I really wish SQL Server folks had some kind of optimization there: this method is so simple, it is very tempting to use.It does not really matter for performance whether the INSERT command has parameters or not, but we do want to use parameters for better security and correctness: For commands not specifically enrolled in a transaction, SQL Server will open an implicit transaction. In fact, if we wrap the insertion loop in a transaction, this improves performance by about 20 times!We won't get in each other's way and we won't insult the other girls.I need some kind of proof, some kind of verifiable, empirical data.In this article I post results of my investigations, so my efforts are not wasted. I was inserting 1,000 records into a simple 3-column table without indexes.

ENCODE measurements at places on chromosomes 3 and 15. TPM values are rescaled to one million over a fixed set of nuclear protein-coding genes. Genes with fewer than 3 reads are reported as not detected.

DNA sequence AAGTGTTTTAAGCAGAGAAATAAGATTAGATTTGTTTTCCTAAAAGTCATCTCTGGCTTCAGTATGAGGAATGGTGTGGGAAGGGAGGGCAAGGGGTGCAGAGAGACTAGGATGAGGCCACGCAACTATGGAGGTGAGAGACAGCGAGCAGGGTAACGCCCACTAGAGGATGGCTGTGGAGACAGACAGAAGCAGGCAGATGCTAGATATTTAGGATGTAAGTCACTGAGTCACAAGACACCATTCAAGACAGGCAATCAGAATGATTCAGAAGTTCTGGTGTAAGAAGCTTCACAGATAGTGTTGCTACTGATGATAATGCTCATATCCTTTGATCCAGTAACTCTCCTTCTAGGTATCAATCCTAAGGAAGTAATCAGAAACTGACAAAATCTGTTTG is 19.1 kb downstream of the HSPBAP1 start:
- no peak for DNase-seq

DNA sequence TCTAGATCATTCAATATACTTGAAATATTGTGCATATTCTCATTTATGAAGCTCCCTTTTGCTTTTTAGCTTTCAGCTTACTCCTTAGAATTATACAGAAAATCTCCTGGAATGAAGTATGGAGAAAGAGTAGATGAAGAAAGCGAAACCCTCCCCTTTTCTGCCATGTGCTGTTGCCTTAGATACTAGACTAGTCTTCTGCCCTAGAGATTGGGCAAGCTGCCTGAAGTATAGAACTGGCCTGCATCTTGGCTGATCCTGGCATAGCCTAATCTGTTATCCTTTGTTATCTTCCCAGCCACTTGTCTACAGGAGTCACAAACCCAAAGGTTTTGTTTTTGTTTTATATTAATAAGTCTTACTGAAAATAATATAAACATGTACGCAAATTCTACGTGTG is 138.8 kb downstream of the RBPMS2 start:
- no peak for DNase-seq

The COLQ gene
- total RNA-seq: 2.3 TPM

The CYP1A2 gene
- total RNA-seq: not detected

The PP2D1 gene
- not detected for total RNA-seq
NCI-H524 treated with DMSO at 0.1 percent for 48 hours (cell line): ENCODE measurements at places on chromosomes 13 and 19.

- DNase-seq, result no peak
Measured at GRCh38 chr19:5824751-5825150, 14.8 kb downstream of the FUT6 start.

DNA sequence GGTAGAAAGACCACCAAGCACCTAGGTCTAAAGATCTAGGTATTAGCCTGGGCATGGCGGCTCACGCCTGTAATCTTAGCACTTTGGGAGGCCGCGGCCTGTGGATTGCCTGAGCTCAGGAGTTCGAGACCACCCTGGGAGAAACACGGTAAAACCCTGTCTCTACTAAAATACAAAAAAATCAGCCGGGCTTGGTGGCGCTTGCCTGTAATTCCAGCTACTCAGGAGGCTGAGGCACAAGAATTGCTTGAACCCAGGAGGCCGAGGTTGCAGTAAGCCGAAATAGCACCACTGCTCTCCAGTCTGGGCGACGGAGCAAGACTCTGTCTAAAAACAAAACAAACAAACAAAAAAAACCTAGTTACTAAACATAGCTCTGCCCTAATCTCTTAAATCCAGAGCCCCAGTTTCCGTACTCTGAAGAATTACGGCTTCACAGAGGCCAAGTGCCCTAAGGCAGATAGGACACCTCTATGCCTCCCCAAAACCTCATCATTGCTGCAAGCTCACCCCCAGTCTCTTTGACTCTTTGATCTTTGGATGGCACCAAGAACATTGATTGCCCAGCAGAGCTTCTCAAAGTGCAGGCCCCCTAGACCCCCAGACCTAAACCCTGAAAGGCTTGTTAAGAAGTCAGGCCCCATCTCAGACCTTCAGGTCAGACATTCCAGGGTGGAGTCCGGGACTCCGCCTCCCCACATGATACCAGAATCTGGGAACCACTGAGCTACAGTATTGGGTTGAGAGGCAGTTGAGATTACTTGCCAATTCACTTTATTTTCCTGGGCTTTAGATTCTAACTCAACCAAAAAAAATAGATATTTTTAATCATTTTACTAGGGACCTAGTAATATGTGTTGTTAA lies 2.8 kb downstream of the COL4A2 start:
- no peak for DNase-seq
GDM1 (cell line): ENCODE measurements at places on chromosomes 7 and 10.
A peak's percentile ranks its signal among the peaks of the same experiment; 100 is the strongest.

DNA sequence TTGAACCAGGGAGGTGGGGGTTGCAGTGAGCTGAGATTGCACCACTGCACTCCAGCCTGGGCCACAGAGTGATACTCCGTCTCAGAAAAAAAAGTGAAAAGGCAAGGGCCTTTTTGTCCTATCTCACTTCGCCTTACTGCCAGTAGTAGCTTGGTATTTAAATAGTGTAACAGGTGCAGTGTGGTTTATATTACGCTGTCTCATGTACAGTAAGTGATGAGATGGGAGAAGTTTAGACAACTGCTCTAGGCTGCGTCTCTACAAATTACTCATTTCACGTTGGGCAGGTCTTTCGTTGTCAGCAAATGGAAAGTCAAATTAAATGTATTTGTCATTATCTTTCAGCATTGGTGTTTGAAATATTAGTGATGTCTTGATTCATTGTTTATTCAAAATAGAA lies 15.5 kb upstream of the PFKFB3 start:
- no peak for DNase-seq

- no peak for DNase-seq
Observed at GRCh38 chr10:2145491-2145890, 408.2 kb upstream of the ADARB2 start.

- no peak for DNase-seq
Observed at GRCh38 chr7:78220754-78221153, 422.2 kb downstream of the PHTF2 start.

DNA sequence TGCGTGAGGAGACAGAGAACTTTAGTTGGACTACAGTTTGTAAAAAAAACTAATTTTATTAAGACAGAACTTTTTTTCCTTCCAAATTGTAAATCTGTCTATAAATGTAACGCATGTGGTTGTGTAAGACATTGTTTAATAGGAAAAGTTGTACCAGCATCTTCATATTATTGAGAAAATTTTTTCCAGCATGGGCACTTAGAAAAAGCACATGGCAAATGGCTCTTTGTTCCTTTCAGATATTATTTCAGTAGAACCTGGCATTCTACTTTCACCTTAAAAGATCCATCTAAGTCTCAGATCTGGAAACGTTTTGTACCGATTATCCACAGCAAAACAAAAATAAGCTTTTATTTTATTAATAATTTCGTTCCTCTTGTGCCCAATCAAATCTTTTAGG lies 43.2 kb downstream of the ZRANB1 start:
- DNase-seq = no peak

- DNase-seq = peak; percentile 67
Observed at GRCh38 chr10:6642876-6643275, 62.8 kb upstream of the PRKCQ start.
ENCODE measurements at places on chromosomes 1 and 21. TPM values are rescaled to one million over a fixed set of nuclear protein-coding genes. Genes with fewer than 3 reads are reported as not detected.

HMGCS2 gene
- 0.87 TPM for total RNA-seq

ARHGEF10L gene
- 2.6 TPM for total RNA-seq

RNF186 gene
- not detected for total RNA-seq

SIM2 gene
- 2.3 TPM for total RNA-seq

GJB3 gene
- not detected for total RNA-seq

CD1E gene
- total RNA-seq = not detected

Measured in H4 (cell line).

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But it is still not nearly as fast as Every time you insert a record into a table, its indexes are updated and triggers are executed. Whether this overhead is significant depends on the number of indexes and complexity of the triggers.
In my benchmark the table did not have any indexes or triggers on it.
The client was a Windows XP SP3 machine with 3.0 GHz Pentium 4 and 3GB of RAM, connected to the server via a wired 100MBit Ethernet connection.
I ran the program both on the remote client described above, and locally on the database server machine.